A boy passes through the village of Anab northwest of Afrin city after Turkey said its army and allied rebels surrounded the capital on March 13, 2018. Photo: Nazeer al-Khatib | AFP
ERBIL, Kurdistan Region — Eleven more civilians were killed on Tuesday in Turkey's assault on Afrin, while those who remain in the besieged city are facing food shortages, amid what the defending Kurdish force is calling a “genocidal removal of our people.”
Locals told the Syrian Observatory for Human Rights that many bakeries "are no longer functional after the Turkish shelling of areas in Afrin city."
Civilians are queuing at the surviving bread shops "waiting to get bread which started to get scarce" after people from some 90 villages have packed into the canton's capital, according to the UK-based Observatory.
Turkish war planes killed two civilians on the Jandaris-Afrin road, while the Observatory continues to document the cause of death of nine civilians in Maabatli Township in the western countryside.
These deaths, which the Observatory has documented, increase the civilian death toll to 215 in the seven-week Turkish operation.
Water and electricity supplies continue to be interrupted since Turkish forces took the strategic Mikanki hydroelectric dam on March 7, the UN humanitarian office (OCHA) reported.
Turkish officials deny targeting civilians, claiming the Olive Branch operation aims to "neutralize terrorists" from its borders. Through Tuesday the Turkish Armed Forces stated "3,400 terrorists have been neutralized."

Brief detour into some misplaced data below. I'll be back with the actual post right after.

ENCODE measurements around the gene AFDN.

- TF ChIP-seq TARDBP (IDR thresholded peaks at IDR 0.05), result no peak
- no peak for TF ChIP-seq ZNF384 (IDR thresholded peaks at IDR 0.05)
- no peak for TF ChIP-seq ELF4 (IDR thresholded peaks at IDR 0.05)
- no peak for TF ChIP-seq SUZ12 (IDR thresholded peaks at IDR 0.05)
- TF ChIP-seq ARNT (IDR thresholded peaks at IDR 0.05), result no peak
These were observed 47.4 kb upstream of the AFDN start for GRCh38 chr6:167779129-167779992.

"Afrin would have already fallen if we had targeted civilians," said Turkish President Recap Tayyip Erdogan on Tuesday, according to Anadolu Agency.
The UN is "concerned" with so many people living in close quarters.
"Apparently, many females experience difficulties when attempting to undertake the necessary hygiene arrangements. Women also face compromises when seeking to feed their babies in privacy," wrote OCHA in a March 13 report.
As the Turkish military and the Free Syrian Army (FSA) groups advance through outlying sub-districts like Tel Refat, people continue to flee.
"Tens of thousands of IDPs remain in Afrin, with reports that the authorities are preventing large scale movement of civilians out of the district," wrote OCHA.
Erdogan further claimed on Tuesday, according to AA, that the Kurdish People's Protection Units (YPG) were using civilians as human shields and murdering children.
The YPG has denied such claims.
On Tuesday, the YPG' Afrin Campaign stated Erdogan's forces and proxies are using "fascist practices."
"The aim from the beginning was the genocidal removal of our people," wrote the YPG, a mixed, Kurdish-led force also comprised of Armenian Christians, Arabs and other components.